The researchers found that a pair of snoRNAs called SNORD50A/B had been deleted in 10 to 40 percent of tumors in 12 common human cancers, including skin, breast, ovarian, liver and lung. They also noted that breast cancer patients whose tumors had deleted SNORD50A/B, and skin cancer patients whose tumors made lower levels of the RNAs than normal tissue, were less likely than other similar patients to survive their disease.
“We were searching for areas of the genome that are highly abnormal in cancer cells,” said Khavari, who is the Carl J. Herzog Professor of Dermatology. “We were very surprised to find SNORD50A/B so frequently deleted in so many different kinds of cancer. They are deleted as often as other very well-known tumor suppressor genes.”
Because snoRNAs are best known for their role as housekeepers, it was surprising to find SNORD50A/B so directly implicated in human cancer. Khavari and his colleagues investigated to see if the RNAs were associated with any particular proteins in the cancer cells.
“Stunningly, we found that these RNAs associate with proteins in the RAS family, and specifically KRAS,” Khavari said. “This is really last thing we would have expected. It was particularly surprising because my lab has been studying KRAS intensively for more than a decade, so it was quite a coincidence.”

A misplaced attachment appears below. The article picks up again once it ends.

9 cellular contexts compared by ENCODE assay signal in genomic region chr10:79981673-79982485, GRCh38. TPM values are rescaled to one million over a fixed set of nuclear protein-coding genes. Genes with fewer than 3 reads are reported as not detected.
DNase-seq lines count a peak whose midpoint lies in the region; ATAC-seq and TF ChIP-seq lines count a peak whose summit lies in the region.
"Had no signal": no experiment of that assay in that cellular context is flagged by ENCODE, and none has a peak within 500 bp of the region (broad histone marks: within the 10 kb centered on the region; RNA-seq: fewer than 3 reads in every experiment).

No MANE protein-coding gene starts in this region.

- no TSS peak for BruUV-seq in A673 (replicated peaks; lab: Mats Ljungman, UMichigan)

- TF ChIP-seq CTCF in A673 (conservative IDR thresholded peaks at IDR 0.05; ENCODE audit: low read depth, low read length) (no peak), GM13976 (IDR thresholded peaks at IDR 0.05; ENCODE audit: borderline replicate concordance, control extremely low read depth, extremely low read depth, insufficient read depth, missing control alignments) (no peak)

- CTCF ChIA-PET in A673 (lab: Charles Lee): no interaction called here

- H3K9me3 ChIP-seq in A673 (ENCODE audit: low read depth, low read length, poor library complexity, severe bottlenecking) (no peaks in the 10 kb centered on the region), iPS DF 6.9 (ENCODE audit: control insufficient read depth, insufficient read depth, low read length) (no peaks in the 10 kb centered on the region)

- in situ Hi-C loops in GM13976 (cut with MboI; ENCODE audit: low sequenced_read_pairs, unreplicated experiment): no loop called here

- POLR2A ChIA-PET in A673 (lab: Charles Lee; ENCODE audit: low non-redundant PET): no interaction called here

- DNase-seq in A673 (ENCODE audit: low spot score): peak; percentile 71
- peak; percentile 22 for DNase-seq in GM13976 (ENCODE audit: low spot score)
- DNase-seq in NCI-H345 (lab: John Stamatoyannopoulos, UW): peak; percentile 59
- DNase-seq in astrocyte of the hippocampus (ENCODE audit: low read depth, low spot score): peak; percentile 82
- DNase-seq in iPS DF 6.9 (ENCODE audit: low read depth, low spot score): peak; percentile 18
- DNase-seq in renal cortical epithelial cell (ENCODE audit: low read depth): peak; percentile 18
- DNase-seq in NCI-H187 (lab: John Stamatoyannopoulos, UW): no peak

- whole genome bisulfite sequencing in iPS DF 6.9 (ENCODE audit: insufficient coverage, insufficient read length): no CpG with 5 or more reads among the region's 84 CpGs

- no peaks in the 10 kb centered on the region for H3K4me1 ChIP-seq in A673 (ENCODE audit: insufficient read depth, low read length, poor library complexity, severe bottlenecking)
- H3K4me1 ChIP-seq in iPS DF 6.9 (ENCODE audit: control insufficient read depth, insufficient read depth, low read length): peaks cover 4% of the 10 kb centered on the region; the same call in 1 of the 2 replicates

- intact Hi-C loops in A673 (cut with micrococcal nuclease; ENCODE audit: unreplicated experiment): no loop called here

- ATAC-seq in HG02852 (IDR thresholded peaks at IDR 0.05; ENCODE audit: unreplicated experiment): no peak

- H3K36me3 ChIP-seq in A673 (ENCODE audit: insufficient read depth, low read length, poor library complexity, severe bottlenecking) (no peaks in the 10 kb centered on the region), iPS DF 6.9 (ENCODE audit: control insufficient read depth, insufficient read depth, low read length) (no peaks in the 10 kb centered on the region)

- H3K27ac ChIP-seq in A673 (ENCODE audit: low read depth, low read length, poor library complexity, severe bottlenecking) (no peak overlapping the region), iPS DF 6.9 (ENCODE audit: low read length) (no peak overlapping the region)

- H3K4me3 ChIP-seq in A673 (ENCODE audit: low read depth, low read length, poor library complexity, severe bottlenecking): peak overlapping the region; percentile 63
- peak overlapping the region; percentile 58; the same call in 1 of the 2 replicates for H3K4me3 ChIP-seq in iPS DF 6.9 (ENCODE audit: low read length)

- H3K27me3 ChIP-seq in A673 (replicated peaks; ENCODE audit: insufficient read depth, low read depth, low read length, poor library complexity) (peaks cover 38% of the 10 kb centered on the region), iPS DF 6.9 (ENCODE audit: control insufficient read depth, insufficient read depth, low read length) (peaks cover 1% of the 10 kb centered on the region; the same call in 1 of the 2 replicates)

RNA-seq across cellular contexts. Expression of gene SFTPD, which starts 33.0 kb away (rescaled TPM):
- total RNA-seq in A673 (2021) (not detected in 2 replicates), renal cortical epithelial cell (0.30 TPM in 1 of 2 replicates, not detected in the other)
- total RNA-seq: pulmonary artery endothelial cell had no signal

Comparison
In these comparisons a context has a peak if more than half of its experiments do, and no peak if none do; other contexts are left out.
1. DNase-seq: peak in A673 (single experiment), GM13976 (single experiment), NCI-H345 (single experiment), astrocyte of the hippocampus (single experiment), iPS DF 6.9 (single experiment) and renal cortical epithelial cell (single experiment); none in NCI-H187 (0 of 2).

Goading cancer cells to divide
Siprashvilli set out to find out more about the interaction between KRAS and SNORD50A/B. He found that when he deleted SNORD50A/B in human melanoma and lung cancer cells grown in the lab, the cells divided more quickly and displayed more cancerous traits than when SNORD50A/B was present.
Finally, they showed that when SNORD50A/B binds to KRAS, it inhibits the protein’s ability to associate with an activating molecule called farnesyltransferase. Farnesyltransferase modifies the KRAS protein in such a way to allow it to travel to the cell’s membrane to await external signals for growth and division.
This is really last thing we would have expected.
“Normally, SNORD50A/B and farnesyltransferase work together to balance KRAS’ function and allow it to respond appropriately to external signals,” Khavari said. “When SNORD50A/B are missing, the balance is tilted toward KRAS hyperactivation.”
In other words, when the genes for SNORD50A/B are lost from the genome, KRAS is free to goad the tumor cells to undergo repeated rounds of cell division.
Khavari pointed out that many pharmaceutical companies have been striving unsuccessfully to find a way to block farnesyltransferase’s ability to activate KRAS. Understanding the role of the SNORD50A/B RNAs in this process could open new doors to blocking KRAS function in cancer.
The research was supported by the U.S. Veterans Administration’s Office of Research and Developmentand by the National Institutes of Health (grant CA142635).
Other Stanford-affiliated authors are former graduate student Dan Webster, PhD; research assistant Rajani Shenoy; graduate students Aparna Bhaduri and Yonglu Che; former postdoctoral scholars Alexander Ungewickell, MD, PhD, and Francesca Meschi, PhD; senior research associate Ross Flockhart, PhD; postdoctoral scholar Brian Zarnegar, PhD; technician Danielle Johnston; and professor of structural biology Joseph Puglisi, PhD.
Stanford’s Department of Dermatology also supported the work.